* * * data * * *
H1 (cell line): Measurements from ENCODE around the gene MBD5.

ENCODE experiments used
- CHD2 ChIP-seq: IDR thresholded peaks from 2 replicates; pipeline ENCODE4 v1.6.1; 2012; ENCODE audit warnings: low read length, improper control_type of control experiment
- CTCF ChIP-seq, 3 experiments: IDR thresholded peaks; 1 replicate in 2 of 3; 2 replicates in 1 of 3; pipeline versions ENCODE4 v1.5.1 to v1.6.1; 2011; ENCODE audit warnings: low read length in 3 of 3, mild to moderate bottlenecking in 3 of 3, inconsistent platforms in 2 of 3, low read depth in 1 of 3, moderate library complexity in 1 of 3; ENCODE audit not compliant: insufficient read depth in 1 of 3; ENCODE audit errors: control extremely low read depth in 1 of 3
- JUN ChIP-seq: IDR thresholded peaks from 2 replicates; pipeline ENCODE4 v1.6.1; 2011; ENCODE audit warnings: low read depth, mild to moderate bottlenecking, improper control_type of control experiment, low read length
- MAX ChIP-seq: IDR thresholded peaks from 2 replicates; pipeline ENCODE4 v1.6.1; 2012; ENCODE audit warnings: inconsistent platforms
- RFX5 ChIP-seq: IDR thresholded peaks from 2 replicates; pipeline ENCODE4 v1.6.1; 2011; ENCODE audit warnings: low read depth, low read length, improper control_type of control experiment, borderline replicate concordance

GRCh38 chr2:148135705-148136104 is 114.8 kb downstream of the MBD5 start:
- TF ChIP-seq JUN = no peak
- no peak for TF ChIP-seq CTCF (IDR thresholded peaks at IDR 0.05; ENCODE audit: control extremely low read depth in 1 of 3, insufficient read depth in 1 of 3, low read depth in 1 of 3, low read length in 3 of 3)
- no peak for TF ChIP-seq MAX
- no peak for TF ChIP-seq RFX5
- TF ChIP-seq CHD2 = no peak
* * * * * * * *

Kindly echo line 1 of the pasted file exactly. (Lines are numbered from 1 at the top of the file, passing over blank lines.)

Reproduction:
H1 (cell line): Measurements from ENCODE around the gene MBD5.